As Samford welcomes students back on campus, social distancing guidelines have taken effect, reshaping many aspects of student life. One of these aspects is student organizations, especially those with substantial membership.
Brice Boyer, president of English Honor Society Sigma Tau Delta, said he is confident that new guidelines will not deter the organization’s camaraderie.
“Though this goal is made a tad more difficult with social distancing and masks, we are still determined to bring the English department together in a safe manner,” Boyer said.
Sigma Tau Delta will be continuing with normal activities, but with slight modifications like holding Tea Time outside and attending virtual conferences. They will also be hosting contests over social media.
Air Force ROTC commander, Lieutenant Colonel Joshua Payne, suggested the shift to increased virtual use has made meetings easier.
“In some senses, the virtual capabilities have minimized the challenges of deconflicting schedules and getting everyone together in the same place at the same time,” Lt. Col. Payne said.
Routine counseling and lectures are now held via virtual platforms with digital documentation. Air Force ROTC still meets in person when it is necessary for training, but with strict regulations to ensure safety.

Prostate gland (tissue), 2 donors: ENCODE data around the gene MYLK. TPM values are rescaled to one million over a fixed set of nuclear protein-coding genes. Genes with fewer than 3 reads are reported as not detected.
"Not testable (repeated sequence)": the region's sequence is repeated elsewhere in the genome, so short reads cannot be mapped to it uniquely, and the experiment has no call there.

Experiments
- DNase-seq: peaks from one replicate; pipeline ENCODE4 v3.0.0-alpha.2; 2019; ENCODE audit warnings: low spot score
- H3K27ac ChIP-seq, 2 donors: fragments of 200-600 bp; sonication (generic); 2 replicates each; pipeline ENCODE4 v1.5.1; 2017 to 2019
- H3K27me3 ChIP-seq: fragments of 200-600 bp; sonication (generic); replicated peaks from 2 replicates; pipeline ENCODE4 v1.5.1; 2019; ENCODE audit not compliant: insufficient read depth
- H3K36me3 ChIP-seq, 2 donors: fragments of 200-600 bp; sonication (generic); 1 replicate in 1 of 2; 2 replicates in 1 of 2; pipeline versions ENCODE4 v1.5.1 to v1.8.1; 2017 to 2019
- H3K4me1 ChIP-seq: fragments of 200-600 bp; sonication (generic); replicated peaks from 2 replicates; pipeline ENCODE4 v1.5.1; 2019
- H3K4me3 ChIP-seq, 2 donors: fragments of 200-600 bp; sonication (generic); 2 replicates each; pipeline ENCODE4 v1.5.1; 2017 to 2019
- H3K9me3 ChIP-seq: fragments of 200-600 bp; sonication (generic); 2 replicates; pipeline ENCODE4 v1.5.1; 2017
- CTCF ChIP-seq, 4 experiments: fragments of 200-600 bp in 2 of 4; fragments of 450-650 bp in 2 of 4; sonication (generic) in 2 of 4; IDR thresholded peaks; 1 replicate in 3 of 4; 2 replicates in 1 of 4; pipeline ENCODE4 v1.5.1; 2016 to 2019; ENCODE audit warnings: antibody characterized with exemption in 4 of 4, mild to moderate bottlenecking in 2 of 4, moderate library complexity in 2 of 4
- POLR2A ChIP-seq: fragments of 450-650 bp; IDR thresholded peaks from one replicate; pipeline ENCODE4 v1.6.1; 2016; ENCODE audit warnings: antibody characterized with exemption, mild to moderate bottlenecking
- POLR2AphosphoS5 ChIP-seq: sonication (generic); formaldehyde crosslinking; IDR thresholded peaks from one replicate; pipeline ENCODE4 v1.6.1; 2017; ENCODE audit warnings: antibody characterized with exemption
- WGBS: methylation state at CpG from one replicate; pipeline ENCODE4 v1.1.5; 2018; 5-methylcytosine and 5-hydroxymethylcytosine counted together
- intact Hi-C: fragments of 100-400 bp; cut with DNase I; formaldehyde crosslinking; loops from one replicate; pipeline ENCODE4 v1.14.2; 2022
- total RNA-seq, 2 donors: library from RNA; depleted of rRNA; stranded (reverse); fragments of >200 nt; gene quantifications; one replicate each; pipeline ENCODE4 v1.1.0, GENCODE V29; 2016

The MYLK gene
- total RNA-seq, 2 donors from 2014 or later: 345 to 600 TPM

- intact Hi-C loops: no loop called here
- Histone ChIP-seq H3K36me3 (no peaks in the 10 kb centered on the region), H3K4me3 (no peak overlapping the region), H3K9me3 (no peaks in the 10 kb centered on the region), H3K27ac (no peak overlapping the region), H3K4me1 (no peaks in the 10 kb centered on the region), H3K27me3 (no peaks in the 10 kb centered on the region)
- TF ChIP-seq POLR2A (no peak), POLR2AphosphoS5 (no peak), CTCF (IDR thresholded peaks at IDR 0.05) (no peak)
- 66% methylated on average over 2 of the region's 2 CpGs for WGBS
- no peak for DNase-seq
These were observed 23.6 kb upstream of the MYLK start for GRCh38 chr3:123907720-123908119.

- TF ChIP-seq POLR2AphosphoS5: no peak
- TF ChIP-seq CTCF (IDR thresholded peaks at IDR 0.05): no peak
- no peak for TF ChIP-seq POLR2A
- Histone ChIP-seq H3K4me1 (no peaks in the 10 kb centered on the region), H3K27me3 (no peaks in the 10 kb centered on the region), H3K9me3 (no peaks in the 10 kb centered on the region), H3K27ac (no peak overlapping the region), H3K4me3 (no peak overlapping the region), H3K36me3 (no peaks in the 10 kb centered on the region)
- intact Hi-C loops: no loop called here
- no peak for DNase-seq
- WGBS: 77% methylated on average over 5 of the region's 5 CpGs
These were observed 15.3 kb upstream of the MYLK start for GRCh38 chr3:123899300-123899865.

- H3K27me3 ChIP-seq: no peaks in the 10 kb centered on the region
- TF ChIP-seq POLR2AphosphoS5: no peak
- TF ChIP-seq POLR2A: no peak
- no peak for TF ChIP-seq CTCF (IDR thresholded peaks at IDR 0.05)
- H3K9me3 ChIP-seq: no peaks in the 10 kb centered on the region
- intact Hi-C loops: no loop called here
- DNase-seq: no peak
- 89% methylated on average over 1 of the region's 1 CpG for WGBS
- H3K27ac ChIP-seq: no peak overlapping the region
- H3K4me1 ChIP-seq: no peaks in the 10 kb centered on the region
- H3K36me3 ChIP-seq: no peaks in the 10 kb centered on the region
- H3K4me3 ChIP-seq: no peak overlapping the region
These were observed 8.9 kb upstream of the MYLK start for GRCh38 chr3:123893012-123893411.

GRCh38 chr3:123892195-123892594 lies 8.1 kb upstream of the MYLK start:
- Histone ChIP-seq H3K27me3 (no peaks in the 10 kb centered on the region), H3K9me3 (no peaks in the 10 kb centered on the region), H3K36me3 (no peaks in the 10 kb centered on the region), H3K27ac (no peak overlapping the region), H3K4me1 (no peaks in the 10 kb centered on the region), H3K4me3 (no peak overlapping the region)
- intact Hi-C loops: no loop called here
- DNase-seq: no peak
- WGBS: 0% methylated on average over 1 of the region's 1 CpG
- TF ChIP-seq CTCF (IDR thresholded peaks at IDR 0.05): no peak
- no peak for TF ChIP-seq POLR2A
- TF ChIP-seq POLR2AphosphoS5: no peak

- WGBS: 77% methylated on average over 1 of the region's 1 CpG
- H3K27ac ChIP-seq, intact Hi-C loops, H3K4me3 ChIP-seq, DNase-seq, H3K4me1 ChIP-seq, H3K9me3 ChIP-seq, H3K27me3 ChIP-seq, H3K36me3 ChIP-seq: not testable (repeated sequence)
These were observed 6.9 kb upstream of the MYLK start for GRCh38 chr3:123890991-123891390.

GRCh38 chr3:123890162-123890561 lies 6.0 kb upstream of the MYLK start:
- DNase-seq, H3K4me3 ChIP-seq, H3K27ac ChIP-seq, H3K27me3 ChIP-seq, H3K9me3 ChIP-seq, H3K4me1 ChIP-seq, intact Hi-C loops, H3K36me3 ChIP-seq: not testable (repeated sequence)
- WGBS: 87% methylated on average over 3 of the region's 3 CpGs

“At all events we have a screening station setup that utilizes the University’s HealthCheck app and passport for admission. Masks, sanitization, and social distancing are required and enforced by the cadet leadership throughout the event,” Lt. Col. Payne explained.
Director of Greek Life, Julie Mincey, said fraternities and sororities are following Samford’s guidelines for events in person, but many events will be virtual.
“A lot of chapters will be hosting virtual events for their membership,” Mincey said. “Some are required to only host virtual options due to national guidelines from their organization.”
In contrast to the hybrid tactics of other organizations, Disability Rights, Education, Activism and Mentorship founder Bailey Deavers said that all meetings will be virtual to ensure students’ safety.
Boyer, Payne, Mincey and Deavers all agree that in the event students are sent home before the end of the semester, their organizations will continue in a virtual format.
“Actually, last semester, we learned how to adapt our Tea Time, our flagship event, to Zoom. We held two meetings online, and while we did long to see each other in person, it definitely was better than nothing,” Boyer said. “Simply seeing the smiling faces of people who I had class with but a month before was divine.”
Mincey shared Boyer’s enthusiasm, confident that Greek Life will continue to thrive no matter the circumstances.
“When this happened in the spring, the chapters really stepped up and continued brotherhood and sisterhood from afar,” Mincey said.
This sentiment holds true for all leaders of Samford organizations who are tasked with navigating an unprecedented situation this semester.
“We are challenging our cadets to take this opportunity to build leadership experience in a volatile, uncertain, complex, and ambiguous environment that is not unlike leadership challenges they will face after they commission as officers,” Payne said.